Mailing List Message #114156
From: Clifford Lynch <>
Sender: <>
Subject: OCLC Research Evolving Scholarly Record
Date: Wed, 01 Jul 2015 14:50:01 -0400
OCLC Research Evolving Scholarly Record
Over the last half-year or so, OCLC Research has been running a series of symposia exploring what they are calling the "evolving scholarly record"; the final symposium in the series was held June 2 in San Francisco. CNI has been participating in these meetings as part of our efforts to understand the broader landscape of preservation challenges, as well as due to our ongoing interest in the evolution of scholarly communications practices.

With that context, I wanted to share the announcement below with the CNI community about OCLC's latest report on this work, which has just been released.  The report is at

and if you are not familiar with the project, you may also want to look at the earlier report at

Material on the June 2, 2015 workshop (and pointers to summaries of earlier workshops) can be found at

Clifford Lynch
Director, CNI

OCLC Research published a new report today, Stewardship of the Evolving Scholarly Record: From the Invisible Hand to Conscious Coordination, written by Brian Lavoie and Constance Malpas.
This report describes the key features of future stewardship models adapted to the characteristics of a digital, networked scholarly record, and discusses some practical implications of implementing these models.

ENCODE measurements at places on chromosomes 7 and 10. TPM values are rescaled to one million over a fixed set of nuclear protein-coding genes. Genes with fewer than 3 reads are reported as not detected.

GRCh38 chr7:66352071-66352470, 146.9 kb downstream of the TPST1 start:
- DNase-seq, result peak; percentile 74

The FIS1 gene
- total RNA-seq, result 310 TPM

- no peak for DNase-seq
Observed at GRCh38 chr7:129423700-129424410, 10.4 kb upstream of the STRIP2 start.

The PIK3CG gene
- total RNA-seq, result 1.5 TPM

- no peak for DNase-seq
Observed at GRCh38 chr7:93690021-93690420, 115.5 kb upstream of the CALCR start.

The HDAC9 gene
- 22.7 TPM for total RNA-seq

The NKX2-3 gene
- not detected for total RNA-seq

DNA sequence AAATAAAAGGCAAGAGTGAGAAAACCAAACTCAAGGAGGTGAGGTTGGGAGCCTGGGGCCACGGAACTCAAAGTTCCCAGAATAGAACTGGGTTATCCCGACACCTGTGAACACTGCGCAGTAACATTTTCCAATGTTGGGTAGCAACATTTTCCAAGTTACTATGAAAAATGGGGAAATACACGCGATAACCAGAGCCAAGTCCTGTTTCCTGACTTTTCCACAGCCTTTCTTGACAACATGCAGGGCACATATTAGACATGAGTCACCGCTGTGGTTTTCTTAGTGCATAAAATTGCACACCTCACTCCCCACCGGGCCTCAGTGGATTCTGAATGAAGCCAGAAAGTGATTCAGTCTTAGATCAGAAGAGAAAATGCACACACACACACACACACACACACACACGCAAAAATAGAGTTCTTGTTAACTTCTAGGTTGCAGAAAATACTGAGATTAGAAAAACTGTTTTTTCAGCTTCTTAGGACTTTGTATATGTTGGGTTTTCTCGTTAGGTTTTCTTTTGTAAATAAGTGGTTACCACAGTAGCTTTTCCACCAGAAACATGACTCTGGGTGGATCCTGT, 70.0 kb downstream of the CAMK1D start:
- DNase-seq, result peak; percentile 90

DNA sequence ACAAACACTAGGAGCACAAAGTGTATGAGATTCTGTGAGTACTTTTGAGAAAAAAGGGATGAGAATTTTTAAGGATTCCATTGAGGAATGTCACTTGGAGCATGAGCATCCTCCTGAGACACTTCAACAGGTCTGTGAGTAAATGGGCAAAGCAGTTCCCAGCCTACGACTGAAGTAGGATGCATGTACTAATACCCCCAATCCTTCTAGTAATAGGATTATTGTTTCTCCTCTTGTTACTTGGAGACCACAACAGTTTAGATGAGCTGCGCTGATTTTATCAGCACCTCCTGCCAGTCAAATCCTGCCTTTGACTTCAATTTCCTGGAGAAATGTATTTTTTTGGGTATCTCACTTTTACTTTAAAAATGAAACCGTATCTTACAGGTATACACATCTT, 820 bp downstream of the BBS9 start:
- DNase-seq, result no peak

Key highlights include:
  • As the scholarly record continues to evolve, conscious coordination will become an important organizing principle for stewardship models.
  • Past stewardship models were built on an "invisible hand" approach that relied on the uncoordinated, institution-scale efforts of individual academic libraries acting autonomously to maintain local collections.
  • Future stewardship of the evolving scholarly record requires conscious coordination of context, commitments, specialization, and reciprocity.
  • With conscious coordination, local stewardship efforts leverage scale by collecting more of less.
  • Keys to conscious coordination include right-scaling consolidation, cooperation, and community mix.
  • Reducing transaction costs and building trust facilitate conscious coordination.
  • Incentives to participate in cooperative stewardship activities should be linked to broader institutional priorities.
Conscious coordination calls for stewardship strategies that incorporate a broader awareness of the system-wide stewardship context; declarations of explicit commitments around portions of the local collection; formal divisions of labor within cooperative arrangements; and robust networks for reciprocal access. Stewardship strategies based on conscious coordination involve an acceleration of an already perceptible transition away from relatively autonomous local collections to ones built on networks of cooperation across many organizations, within and outside the traditional cultural heritage community.
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